Although these alleged ‘attackers and attempted looters’ were apparently identified in uniforms, ‘’resembling that of Eritrean forces’, Mr. Abiy argues that the regional government is responsible for dressing its attacking forces in those uniforms as a decoy to “implicate the Eritrean government in ‘false claims of aggression’ against the people of Tigray. 

This seems to have angered many in the region who accuse the Prime Minister of protecting and defending invading Eritrean forces in an attempt to keep his Nobel Peace Pact intact. This has led many to raise questions concerning whether or not the peace pact between the two warring countries is a fiction.  

The Peace-Prize winning Prime Minister shockingly did not even use a day to thoroughly investigate the true perpetrators of the alleged attacks against the federal military base before unleashing a military offensive on the entire region of Tigray, which is democratically governed by his biggest political opponents out of his ruling coalition. 

Again, this military asset attack that triggered the current impasse is the same military base that the country set up twenty plus years ago to defend the Tigray region and Ethiopia from the invading Eritrean forces.  

This history of the region is why Tigray has its own legally armed military and militia under the control of a regional government.  

But the main and real source of the current tensions is the unilateral decision of the Prime Minister to indefinitely postpone elections scheduled for this year under the guise of fighting corona virus

This decision was not taken in good faith by the opposition TPLF and its leaders who defied the decision and went ahead to organize regional elections in September, accusing the Prime Minister of attempting to illegally perpetuate his rule.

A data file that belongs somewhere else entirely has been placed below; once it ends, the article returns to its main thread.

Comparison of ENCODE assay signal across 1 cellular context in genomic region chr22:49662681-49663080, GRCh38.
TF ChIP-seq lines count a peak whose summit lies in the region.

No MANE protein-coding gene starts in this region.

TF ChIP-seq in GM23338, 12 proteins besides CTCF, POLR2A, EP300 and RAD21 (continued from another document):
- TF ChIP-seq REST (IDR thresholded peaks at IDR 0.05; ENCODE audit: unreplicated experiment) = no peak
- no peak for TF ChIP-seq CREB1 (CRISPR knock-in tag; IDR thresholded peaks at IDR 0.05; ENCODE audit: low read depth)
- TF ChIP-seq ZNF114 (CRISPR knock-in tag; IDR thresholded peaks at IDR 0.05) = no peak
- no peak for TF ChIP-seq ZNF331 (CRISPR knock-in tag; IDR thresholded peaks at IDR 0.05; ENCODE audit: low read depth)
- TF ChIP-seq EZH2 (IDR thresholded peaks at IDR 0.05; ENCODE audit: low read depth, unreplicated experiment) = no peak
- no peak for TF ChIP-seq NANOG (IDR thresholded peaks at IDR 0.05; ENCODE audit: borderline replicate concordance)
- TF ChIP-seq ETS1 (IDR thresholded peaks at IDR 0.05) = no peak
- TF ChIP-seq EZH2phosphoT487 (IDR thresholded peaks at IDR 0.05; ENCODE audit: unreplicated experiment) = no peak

A member of Tigray Special Forces casts his vote in a local election in the regional capital Mekelle, in the Tigray region of Ethiopia Wednesday, Sept. 9, 2020. People began voting in Ethiopia’s northern Tigray region on Wednesday in a local election defying the federal government and increasing political tensions in Africa’s second most populous country. (AP Archive)

But Mr. Abiy has justified his offensive by making unverifiable claims in a nationally televised address that “The national defense force that has been in the bunkers for the past 20 plus years defending its people and the country by paying heavy sacrifices with its blood and flesh, has been attacked by its own citizens in Mekelle and many other places by traitors and the forces they organized”.

This frame grab from a video obtained from the Ethiopian Public Broadcaster (EBC) on November 4, 2020, shows Ethiopian Prime Minister Abiy Ahmed saying that he is ordering a military response to a deadly attack by the ruling party of Tigray, a region locked in a long-running dispute with Addis Ababa, on a camp housing federal troops 

Regional President, Debrestion Gebremichael, told the media in reaction that the Prime minister is attacking the region and its people primarily as a punishment for organizing its own election for the Tigray parliament in September against Federal government wishes. 

Who is telling the truth?

We may not know. But we know that it is the responsibility of the Prime Minister to protect his own people and not fight them with military forces. 

When it comes to the corona virus pandemic, most African countries have gone ahead with their presidential elections this year as the pandemic has become less and less of a public health issue. 

This notwithstanding, many African leaders have tried bending the rules to perpetuate their stay in power. 

Others have manipulated their supreme courts and electoral commissions against the popular will of their people while many more have tampered with their constitutions or prosecuted and jailed opposition candidates or prevented them from taking part in elections by simply imposing impossible qualifying criteria to keep away potential challengers. 

Few African leaders chose to postpone the elections entirely in order to stay in power much longer, one of them is Prime Minister Abiy Ahmed of Ethiopia. All these African leaders have had to do this at the expense of the peace and security of their people.